02/12/2009 05:12 am ET Updated May 25, 2011

Obama, CEO America

The other day on YouTube, President-elect Obama said that ninety percent of the jobs created with our stimulus money will be in the private sector. The remaining jobs maintained in 'vital services' -- teaching, policing, firefighting, etc -- will stay in the public sector, to the extent that they're still there after a couple decades of privatization.

What will this division of labor mean for American workers? If we're spreading the wealth around with the stimulus, does it matter anymore whether we work for Sing Sing or Corrections Corp, Andover or PS 125, New Jersey Department of Transportation or Parsons Brinkerhoff?

Is President-elect Obama soon to become CEO America, leader of a land in which the public and private sectors cohere into one giant corporation? When we talk about results and accountability, is this what we have in mind?

The foundation of a CEO Obama's authority would be a diverse group of shareholders, Us, united in a common purpose. Unlike the heyday of the dotcom bubble, when company shareholders obsessed over ticker-tape wealth, we will watch job figures, grocery bills and paychecks.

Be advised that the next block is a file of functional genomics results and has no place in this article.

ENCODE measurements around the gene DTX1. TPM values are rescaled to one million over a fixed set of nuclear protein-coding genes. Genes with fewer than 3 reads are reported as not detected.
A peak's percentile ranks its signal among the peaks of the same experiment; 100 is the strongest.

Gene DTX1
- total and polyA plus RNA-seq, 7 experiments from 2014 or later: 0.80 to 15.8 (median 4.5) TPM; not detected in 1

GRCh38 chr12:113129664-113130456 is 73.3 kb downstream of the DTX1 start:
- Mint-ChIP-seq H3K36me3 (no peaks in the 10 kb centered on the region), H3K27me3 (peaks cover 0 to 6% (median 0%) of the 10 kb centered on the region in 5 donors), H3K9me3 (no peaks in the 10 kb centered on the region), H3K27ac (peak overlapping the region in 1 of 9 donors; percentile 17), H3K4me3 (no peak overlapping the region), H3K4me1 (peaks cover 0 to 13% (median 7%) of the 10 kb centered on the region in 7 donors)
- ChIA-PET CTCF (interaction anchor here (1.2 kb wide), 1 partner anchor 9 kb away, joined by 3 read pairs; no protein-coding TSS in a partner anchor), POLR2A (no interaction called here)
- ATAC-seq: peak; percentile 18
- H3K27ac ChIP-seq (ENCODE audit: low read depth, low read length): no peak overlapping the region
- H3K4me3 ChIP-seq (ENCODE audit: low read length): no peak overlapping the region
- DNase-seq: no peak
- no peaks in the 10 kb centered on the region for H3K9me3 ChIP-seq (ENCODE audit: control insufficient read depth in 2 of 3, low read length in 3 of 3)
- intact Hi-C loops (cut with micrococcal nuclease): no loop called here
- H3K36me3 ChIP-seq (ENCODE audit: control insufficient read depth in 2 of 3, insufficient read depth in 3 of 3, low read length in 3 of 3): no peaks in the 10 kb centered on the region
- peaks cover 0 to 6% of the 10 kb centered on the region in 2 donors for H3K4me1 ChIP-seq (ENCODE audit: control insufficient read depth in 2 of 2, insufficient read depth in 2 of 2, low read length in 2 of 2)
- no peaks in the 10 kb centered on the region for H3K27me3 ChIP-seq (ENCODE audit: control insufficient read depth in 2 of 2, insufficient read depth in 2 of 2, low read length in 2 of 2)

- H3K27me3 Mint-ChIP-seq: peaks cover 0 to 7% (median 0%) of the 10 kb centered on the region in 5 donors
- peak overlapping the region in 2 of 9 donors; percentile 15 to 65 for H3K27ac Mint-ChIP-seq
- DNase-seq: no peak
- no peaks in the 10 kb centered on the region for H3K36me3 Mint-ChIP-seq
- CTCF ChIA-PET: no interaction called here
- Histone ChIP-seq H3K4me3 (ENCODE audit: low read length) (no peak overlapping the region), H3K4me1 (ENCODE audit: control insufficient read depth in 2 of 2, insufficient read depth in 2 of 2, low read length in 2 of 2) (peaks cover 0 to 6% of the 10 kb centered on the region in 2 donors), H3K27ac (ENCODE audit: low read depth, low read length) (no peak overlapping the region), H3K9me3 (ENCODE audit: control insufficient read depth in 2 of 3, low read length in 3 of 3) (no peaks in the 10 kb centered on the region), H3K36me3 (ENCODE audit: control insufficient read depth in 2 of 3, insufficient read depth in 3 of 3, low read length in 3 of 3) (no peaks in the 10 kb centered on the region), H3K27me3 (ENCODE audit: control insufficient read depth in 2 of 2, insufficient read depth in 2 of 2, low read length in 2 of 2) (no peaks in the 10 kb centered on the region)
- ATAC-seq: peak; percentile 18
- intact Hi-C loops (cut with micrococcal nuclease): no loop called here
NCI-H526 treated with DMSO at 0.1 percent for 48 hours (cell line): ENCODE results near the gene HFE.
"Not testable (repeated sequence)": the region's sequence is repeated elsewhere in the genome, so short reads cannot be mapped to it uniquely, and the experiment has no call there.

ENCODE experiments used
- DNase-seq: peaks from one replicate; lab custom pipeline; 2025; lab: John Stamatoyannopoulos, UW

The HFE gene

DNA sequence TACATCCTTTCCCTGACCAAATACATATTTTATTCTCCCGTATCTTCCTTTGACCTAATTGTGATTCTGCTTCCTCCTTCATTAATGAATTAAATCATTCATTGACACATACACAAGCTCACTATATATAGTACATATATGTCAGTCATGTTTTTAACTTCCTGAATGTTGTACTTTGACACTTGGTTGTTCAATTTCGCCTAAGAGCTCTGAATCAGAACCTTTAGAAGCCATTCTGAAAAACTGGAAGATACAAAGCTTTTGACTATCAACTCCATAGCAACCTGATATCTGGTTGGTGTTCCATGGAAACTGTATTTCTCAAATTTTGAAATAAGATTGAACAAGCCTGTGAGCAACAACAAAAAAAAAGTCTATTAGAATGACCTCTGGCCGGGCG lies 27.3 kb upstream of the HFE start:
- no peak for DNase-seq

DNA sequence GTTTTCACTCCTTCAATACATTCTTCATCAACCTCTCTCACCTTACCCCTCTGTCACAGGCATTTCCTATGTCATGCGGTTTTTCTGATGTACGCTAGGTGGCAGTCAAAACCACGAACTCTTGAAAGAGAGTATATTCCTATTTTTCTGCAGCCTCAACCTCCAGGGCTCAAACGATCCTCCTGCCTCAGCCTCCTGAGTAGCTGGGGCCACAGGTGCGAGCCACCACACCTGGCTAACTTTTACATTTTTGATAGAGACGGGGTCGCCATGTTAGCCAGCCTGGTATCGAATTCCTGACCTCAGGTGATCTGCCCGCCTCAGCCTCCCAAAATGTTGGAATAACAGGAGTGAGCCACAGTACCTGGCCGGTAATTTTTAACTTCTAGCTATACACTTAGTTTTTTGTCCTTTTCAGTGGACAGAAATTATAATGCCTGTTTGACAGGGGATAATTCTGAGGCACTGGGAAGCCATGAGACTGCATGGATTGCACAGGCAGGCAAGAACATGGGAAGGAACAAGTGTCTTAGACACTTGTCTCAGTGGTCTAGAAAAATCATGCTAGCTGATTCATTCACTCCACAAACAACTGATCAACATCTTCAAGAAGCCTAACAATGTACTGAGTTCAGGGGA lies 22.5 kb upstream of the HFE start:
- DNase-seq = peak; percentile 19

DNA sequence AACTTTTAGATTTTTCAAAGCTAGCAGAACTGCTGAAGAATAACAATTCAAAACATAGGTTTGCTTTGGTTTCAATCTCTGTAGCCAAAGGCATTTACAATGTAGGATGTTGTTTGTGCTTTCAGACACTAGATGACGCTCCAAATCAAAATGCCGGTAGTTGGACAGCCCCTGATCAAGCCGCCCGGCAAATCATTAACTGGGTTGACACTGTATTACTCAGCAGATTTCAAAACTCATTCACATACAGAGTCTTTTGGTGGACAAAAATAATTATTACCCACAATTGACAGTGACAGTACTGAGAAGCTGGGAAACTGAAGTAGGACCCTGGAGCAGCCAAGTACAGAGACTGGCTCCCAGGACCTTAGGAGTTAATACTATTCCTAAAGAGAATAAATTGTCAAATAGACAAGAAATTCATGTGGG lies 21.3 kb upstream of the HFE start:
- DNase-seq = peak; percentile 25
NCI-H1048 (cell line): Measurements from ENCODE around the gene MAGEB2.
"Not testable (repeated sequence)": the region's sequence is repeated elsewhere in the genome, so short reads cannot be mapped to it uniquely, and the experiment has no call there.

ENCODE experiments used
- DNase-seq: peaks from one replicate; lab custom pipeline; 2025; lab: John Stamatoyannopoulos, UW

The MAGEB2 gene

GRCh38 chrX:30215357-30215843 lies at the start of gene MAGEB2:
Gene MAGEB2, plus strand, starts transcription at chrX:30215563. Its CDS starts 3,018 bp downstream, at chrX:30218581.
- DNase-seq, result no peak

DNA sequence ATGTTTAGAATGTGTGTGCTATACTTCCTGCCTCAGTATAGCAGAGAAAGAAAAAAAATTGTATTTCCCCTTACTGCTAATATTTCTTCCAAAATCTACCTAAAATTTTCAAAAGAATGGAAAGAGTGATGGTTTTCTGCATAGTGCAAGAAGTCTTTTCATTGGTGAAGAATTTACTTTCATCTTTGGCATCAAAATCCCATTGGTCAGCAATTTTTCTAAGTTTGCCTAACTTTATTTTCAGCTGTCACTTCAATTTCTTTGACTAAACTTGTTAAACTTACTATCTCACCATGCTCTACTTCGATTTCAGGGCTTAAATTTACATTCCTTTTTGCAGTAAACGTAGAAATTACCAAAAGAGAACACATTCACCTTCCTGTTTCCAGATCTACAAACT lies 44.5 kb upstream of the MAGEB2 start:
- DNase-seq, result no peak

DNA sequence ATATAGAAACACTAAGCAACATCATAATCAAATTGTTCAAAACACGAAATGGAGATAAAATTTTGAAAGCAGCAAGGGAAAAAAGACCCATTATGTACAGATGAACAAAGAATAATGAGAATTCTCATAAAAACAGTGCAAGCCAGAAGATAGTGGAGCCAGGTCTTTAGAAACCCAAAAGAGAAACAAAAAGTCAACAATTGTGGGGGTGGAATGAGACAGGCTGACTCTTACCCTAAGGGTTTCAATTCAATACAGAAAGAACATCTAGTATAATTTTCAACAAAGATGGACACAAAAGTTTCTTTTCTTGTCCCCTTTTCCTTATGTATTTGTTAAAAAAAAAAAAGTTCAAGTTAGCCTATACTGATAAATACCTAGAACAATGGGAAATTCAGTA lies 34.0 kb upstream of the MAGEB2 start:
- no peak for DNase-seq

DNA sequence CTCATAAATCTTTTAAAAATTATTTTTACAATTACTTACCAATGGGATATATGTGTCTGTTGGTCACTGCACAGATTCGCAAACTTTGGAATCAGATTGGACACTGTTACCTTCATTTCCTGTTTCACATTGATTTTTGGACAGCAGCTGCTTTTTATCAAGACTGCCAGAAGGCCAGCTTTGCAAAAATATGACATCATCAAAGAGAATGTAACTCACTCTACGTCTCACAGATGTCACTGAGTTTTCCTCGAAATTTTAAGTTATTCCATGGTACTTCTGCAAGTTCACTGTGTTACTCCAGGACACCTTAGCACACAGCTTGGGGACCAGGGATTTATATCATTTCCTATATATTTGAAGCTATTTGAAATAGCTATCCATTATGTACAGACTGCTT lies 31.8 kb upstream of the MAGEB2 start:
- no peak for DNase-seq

If we are evolving into a mega public-private corporation, a la WWII State or Japan Inc or Malaysia Inc (Prime Minister Mahathir referred to himself as CEO Malaysia), then we should eschew the stale discussions of public-versus-private. Grow less interested in reassurances that our public money will be privately spent. Or, the insistence that governments are the best investment vehicle.

We need to figure out what accountability means in our mega-corporation, if that's what we're moving toward. Is it more jobs, saved jobs? Is it pensions for a certain percentage of us, food stamps for others -- at least for now? What types of differential wages will be tolerated, celebrated? Is accountability the same as transparency; that is, when does knowing who got what change anything? Will we use the same ruler to measure the successes of all roads, bridges, airports, and power grids?

We should certainly leave a lot to the experts and our representatives with the stimulus. However, one economics lesson we've learned repeatedly from the dotcom bust to Iraq to banking bailouts is that accountability can't just be about cleaning up a mess. Accountability is about Us continually defining the public interest and tasking public and private entities to fulfill it and, of course, figuring out what to do when they don't.